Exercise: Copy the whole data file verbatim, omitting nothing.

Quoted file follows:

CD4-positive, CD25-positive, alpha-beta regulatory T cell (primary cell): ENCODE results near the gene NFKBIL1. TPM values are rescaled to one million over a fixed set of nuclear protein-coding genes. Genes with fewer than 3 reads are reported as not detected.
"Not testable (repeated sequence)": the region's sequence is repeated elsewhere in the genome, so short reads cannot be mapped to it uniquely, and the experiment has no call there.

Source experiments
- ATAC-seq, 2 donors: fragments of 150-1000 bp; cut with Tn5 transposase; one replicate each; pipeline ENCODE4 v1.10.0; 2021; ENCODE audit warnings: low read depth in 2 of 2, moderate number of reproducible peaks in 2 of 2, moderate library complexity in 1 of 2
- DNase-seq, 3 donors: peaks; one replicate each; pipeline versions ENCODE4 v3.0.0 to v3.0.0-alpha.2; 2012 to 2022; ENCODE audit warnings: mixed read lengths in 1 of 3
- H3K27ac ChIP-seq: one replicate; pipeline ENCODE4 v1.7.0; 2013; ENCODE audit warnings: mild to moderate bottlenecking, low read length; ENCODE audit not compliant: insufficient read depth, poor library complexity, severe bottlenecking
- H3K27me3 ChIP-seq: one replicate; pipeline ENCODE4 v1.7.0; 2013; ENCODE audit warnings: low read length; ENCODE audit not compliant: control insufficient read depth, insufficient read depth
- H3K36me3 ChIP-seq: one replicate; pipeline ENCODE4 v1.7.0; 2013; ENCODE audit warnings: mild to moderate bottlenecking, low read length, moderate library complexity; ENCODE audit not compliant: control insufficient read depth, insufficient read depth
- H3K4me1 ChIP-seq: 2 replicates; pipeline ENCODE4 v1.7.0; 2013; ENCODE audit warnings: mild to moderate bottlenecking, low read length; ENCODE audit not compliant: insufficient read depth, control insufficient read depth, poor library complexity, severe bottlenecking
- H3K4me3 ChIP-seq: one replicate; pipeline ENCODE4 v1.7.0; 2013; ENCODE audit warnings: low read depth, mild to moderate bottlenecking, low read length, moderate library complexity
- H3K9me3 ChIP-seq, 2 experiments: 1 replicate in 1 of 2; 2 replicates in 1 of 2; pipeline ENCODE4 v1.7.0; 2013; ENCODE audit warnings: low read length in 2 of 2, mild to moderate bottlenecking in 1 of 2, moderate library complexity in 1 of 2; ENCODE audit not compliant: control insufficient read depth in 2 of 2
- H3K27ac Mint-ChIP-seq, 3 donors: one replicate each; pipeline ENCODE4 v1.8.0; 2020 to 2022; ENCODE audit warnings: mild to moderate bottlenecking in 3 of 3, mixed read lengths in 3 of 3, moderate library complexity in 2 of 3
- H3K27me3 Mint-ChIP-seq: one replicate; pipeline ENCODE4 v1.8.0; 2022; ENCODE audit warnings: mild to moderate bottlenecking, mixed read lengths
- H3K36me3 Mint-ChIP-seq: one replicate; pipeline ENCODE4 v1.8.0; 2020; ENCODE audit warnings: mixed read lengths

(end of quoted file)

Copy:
CD4-positive, CD25-positive, alpha-beta regulatory T cell (primary cell): ENCODE results near the gene NFKBIL1. TPM values are rescaled to one million over a fixed set of nuclear protein-coding genes. Genes with fewer than 3 reads are reported as not detected.
"Not testable (repeated sequence)": the region's sequence is repeated elsewhere in the genome, so short reads cannot be mapped to it uniquely, and the experiment has no call there.

Source experiments
- ATAC-seq, 2 donors: fragments of 150-1000 bp; cut with Tn5 transposase; one replicate each; pipeline ENCODE4 v1.10.0; 2021; ENCODE audit warnings: low read depth in 2 of 2, moderate number of reproducible peaks in 2 of 2, moderate library complexity in 1 of 2
- DNase-seq, 3 donors: peaks; one replicate each; pipeline versions ENCODE4 v3.0.0 to v3.0.0-alpha.2; 2012 to 2022; ENCODE audit warnings: mixed read lengths in 1 of 3
- H3K27ac ChIP-seq: one replicate; pipeline ENCODE4 v1.7.0; 2013; ENCODE audit warnings: mild to moderate bottlenecking, low read length; ENCODE audit not compliant: insufficient read depth, poor library complexity, severe bottlenecking
- H3K27me3 ChIP-seq: one replicate; pipeline ENCODE4 v1.7.0; 2013; ENCODE audit warnings: low read length; ENCODE audit not compliant: control insufficient read depth, insufficient read depth
- H3K36me3 ChIP-seq: one replicate; pipeline ENCODE4 v1.7.0; 2013; ENCODE audit warnings: mild to moderate bottlenecking, low read length, moderate library complexity; ENCODE audit not compliant: control insufficient read depth, insufficient read depth
- H3K4me1 ChIP-seq: 2 replicates; pipeline ENCODE4 v1.7.0; 2013; ENCODE audit warnings: mild to moderate bottlenecking, low read length; ENCODE audit not compliant: insufficient read depth, control insufficient read depth, poor library complexity, severe bottlenecking
- H3K4me3 ChIP-seq: one replicate; pipeline ENCODE4 v1.7.0; 2013; ENCODE audit warnings: low read depth, mild to moderate bottlenecking, low read length, moderate library complexity
- H3K9me3 ChIP-seq, 2 experiments: 1 replicate in 1 of 2; 2 replicates in 1 of 2; pipeline ENCODE4 v1.7.0; 2013; ENCODE audit warnings: low read length in 2 of 2, mild to moderate bottlenecking in 1 of 2, moderate library complexity in 1 of 2; ENCODE audit not compliant: control insufficient read depth in 2 of 2
- H3K27ac Mint-ChIP-seq, 3 donors: one replicate each; pipeline ENCODE4 v1.8.0; 2020 to 2022; ENCODE audit warnings: mild to moderate bottlenecking in 3 of 3, mixed read lengths in 3 of 3, moderate library complexity in 2 of 3
- H3K27me3 Mint-ChIP-seq: one replicate; pipeline ENCODE4 v1.8.0; 2022; ENCODE audit warnings: mild to moderate bottlenecking, mixed read lengths
- H3K36me3 Mint-ChIP-seq: one replicate; pipeline ENCODE4 v1.8.0; 2020; ENCODE audit warnings: mixed read lengths